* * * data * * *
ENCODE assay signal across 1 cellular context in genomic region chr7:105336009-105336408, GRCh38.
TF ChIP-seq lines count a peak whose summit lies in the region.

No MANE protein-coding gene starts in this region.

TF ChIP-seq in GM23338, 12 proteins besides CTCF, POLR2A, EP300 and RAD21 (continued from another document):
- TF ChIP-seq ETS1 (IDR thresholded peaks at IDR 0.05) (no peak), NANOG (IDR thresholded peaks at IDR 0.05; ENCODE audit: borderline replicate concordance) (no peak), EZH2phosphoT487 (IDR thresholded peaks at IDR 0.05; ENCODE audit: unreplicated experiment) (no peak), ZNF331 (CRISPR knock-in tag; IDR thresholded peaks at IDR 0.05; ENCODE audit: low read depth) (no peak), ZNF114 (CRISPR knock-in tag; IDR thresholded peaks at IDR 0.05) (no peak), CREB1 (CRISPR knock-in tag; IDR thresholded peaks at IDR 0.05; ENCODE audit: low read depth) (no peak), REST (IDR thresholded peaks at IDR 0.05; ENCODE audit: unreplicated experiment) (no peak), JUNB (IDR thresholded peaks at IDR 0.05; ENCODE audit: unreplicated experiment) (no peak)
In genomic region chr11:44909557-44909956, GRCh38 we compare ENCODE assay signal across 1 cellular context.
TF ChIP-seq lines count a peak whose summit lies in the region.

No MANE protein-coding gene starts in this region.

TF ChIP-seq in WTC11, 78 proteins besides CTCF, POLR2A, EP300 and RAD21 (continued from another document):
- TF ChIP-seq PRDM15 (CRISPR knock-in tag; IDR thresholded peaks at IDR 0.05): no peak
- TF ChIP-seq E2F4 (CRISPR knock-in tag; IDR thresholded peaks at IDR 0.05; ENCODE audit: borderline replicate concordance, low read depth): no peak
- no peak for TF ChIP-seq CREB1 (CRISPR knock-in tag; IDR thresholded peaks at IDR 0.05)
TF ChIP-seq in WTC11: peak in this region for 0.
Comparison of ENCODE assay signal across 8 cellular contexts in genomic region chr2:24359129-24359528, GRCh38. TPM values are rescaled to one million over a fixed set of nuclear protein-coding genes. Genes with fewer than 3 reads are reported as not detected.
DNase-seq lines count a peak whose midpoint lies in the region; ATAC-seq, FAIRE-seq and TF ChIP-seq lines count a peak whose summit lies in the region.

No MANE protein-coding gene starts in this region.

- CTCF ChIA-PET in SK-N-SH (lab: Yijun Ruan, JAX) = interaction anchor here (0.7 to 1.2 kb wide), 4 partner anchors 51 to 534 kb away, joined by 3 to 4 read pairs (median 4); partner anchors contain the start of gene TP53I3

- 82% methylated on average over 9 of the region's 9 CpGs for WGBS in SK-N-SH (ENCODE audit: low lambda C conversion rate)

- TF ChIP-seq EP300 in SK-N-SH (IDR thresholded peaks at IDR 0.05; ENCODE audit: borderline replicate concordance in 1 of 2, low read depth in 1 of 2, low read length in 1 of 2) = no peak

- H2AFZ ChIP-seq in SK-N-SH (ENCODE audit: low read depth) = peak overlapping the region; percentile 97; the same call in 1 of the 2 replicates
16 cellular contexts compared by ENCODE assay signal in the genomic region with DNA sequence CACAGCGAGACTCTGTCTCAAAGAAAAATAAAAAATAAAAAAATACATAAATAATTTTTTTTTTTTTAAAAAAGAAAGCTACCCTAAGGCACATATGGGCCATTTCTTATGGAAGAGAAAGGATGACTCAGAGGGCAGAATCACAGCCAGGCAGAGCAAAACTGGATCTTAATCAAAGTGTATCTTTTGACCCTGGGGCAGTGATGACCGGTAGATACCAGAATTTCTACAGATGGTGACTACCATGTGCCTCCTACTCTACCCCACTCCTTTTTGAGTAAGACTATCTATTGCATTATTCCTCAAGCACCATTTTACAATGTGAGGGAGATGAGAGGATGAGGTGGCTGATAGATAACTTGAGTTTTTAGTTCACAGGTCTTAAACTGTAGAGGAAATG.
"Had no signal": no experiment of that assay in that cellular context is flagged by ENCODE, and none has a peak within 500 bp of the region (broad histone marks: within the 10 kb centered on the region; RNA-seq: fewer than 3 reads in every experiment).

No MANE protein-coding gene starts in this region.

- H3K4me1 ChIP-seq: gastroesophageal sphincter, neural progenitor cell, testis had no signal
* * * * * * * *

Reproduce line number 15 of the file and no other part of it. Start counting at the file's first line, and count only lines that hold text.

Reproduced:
DNase-seq lines count a peak whose midpoint lies in the region; ATAC-seq, FAIRE-seq and TF ChIP-seq lines count a peak whose summit lies in the region.